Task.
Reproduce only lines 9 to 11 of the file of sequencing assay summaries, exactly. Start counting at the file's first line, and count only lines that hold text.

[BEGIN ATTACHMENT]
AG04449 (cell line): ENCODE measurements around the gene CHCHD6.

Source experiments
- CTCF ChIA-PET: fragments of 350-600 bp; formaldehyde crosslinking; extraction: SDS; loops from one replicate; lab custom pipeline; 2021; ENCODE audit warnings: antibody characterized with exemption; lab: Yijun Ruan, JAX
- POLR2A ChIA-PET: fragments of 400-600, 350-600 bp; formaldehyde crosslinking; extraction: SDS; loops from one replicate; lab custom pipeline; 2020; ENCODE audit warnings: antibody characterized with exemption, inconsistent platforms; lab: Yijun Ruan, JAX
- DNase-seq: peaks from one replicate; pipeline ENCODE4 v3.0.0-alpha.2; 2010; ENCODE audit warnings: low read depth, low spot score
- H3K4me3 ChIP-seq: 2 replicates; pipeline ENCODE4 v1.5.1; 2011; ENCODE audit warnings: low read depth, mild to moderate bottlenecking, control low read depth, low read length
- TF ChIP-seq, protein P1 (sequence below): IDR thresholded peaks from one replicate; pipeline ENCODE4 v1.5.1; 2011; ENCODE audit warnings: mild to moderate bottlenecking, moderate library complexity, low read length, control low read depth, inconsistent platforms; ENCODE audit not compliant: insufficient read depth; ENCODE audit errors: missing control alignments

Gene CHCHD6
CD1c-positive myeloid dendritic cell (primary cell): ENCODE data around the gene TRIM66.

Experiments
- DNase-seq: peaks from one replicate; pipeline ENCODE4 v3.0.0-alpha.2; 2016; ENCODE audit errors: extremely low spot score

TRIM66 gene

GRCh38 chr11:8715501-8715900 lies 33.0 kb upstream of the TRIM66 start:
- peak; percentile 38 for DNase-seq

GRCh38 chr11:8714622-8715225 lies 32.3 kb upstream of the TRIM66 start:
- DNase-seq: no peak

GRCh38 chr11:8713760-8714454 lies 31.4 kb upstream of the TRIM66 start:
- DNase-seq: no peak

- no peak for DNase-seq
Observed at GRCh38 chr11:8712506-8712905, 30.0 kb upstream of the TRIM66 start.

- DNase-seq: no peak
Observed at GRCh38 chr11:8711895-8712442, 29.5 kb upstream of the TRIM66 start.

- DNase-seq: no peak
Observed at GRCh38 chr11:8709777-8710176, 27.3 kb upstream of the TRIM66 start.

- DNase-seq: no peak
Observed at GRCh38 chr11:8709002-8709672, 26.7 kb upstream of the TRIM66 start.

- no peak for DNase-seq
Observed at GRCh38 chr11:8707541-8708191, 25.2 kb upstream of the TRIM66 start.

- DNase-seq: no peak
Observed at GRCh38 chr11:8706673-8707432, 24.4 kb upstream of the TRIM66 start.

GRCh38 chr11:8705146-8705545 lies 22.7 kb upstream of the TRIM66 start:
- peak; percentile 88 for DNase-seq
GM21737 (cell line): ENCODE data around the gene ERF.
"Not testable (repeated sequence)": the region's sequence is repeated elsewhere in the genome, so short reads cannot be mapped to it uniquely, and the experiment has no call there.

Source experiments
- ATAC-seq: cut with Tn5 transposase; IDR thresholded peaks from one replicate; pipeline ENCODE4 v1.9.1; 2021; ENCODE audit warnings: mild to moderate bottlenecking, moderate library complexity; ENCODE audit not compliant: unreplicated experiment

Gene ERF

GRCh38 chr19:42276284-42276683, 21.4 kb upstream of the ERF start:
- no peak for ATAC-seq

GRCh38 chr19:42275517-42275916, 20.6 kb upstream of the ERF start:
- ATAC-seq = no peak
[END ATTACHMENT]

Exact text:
CD1c-positive myeloid dendritic cell (primary cell): ENCODE data around the gene TRIM66.

Experiments
- DNase-seq: peaks from one replicate; pipeline ENCODE4 v3.0.0-alpha.2; 2016; ENCODE audit errors: extremely low spot score